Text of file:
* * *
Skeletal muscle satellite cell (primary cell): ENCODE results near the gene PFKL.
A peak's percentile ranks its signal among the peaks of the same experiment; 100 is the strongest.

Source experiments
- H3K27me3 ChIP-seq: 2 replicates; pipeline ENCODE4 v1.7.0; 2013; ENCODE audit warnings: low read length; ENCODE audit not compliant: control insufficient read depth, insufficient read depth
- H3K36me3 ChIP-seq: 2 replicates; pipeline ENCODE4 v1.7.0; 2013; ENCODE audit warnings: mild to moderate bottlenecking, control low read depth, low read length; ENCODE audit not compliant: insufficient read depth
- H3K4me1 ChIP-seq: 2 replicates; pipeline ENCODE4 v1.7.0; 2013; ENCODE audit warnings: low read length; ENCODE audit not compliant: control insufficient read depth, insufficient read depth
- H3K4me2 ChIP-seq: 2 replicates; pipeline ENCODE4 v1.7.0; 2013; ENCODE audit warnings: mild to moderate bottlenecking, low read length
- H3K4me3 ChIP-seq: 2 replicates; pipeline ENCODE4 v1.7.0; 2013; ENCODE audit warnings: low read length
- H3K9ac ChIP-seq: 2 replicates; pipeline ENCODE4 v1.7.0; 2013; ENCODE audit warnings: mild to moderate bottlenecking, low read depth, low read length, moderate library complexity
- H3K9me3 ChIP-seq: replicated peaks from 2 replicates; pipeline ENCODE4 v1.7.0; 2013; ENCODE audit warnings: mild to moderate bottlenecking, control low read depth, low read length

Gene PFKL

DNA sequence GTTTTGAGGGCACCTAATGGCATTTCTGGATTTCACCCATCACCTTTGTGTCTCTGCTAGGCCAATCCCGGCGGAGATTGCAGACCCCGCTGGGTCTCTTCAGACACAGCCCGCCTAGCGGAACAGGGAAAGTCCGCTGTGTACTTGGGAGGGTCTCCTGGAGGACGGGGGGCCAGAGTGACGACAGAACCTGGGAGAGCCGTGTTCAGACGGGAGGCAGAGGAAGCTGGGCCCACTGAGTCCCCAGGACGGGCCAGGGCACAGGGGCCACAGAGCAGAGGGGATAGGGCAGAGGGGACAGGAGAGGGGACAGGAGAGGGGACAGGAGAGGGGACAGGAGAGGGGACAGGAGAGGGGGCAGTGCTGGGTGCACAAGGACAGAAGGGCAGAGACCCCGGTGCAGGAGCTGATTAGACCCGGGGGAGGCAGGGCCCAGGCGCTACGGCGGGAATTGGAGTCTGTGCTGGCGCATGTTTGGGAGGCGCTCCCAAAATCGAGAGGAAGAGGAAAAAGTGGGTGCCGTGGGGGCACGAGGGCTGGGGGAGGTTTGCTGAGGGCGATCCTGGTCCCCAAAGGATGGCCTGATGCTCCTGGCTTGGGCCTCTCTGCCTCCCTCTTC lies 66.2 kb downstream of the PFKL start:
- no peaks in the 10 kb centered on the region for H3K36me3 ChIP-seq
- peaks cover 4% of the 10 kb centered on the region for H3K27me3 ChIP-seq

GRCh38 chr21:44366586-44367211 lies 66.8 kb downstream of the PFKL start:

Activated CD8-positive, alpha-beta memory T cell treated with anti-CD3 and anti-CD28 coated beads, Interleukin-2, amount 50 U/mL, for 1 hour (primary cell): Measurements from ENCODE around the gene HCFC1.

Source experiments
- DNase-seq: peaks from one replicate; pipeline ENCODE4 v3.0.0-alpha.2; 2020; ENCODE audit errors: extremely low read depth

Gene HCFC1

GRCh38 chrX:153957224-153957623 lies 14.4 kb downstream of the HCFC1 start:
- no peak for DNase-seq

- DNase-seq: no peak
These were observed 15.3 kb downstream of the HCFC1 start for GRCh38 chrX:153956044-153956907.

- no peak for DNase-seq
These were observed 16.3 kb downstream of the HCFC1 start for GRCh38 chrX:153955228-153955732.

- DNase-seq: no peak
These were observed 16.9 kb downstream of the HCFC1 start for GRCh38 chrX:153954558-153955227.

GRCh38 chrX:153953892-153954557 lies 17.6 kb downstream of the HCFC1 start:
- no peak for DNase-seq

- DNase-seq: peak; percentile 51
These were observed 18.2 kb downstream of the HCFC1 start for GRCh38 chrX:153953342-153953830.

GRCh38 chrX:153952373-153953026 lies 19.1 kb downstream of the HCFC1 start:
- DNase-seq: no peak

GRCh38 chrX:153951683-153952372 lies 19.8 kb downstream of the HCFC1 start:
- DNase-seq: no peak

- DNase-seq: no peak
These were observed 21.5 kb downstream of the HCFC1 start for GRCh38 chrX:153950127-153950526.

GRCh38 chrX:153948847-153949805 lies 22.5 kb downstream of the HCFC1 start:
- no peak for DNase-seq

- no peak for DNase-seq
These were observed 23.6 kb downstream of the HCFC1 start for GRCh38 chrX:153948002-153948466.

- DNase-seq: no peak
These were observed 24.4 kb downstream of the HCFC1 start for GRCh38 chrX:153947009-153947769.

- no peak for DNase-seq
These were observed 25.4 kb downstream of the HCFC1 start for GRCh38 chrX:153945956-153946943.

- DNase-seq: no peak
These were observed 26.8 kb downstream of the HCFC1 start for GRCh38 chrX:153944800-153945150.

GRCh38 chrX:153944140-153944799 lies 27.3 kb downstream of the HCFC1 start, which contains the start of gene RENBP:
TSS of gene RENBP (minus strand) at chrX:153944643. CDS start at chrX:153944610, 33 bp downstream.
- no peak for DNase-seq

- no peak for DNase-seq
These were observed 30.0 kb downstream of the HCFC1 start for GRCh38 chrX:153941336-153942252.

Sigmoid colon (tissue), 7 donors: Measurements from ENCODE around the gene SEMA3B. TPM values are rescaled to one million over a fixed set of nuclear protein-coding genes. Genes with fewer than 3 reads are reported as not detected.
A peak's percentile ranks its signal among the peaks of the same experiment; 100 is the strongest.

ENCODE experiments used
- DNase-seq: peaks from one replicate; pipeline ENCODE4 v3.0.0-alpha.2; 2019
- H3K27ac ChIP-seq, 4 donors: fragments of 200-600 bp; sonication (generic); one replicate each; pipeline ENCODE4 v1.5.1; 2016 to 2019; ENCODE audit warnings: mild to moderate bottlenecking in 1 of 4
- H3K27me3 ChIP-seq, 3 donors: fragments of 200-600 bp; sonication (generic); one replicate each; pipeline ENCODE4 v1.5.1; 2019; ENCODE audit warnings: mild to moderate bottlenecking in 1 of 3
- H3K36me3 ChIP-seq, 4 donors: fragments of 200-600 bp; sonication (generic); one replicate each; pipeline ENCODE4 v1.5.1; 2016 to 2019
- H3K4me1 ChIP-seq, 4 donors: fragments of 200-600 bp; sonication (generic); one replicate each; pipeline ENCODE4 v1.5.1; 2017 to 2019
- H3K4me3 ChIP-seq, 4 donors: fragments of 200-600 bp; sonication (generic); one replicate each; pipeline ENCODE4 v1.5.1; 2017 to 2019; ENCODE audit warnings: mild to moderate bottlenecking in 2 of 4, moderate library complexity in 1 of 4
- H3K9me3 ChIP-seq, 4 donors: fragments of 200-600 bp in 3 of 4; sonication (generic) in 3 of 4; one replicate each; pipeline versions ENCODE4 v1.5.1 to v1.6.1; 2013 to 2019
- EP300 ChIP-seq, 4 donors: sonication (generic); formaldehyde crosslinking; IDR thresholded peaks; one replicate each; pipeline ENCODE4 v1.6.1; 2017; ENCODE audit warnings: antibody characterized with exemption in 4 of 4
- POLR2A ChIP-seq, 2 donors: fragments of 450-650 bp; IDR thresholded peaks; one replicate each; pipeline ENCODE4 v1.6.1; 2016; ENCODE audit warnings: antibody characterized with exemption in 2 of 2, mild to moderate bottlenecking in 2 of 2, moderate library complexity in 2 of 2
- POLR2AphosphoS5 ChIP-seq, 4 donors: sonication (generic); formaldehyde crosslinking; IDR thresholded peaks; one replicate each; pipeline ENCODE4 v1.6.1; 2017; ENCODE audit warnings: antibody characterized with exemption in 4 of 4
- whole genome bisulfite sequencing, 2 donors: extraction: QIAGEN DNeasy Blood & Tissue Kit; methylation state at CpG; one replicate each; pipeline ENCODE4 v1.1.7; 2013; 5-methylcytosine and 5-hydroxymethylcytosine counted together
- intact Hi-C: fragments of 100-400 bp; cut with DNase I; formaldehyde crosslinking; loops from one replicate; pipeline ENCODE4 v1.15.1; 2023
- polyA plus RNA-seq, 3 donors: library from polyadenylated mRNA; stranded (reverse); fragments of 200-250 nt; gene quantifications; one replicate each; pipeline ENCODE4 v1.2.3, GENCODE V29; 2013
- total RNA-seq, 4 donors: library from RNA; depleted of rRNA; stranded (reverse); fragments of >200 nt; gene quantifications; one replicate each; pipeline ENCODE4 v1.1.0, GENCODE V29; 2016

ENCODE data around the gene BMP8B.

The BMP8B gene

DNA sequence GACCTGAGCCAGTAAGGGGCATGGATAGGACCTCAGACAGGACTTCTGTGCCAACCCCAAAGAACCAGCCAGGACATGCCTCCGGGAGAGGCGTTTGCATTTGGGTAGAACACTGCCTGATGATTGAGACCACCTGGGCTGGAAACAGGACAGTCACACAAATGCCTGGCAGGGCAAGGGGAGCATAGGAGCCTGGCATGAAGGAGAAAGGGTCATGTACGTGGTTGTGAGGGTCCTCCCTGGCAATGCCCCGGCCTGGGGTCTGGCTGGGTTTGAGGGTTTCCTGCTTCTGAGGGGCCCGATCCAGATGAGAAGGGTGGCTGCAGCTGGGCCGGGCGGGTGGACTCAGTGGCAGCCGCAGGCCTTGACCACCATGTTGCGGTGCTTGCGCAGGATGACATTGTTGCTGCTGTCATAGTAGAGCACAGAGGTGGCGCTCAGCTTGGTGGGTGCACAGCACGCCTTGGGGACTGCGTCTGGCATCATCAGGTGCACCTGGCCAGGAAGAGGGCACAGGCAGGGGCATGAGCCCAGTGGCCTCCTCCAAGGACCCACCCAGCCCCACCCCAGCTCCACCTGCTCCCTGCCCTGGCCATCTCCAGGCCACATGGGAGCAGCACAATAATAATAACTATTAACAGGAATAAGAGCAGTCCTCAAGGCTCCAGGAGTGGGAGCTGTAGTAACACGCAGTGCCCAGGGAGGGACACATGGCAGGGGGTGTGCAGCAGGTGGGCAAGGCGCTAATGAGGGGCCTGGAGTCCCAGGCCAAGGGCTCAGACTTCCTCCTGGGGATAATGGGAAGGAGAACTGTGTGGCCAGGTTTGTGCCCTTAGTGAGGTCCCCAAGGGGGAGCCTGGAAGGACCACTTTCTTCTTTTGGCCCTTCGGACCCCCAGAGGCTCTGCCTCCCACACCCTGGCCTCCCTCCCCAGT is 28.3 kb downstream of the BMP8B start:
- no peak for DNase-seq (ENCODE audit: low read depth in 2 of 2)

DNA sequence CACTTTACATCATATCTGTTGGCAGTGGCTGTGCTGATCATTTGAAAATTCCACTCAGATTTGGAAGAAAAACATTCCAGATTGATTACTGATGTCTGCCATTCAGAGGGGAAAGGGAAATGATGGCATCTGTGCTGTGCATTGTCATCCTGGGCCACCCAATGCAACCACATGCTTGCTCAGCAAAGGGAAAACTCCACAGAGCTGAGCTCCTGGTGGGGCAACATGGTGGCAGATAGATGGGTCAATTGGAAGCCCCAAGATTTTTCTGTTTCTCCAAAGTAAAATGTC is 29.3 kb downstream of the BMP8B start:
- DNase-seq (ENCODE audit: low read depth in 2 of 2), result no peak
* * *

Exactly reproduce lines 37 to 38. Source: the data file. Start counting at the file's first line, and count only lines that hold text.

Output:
These were observed 21.5 kb downstream of the HCFC1 start for GRCh38 chrX:153950127-153950526.

GRCh38 chrX:153948847-153949805 lies 22.5 kb downstream of the HCFC1 start: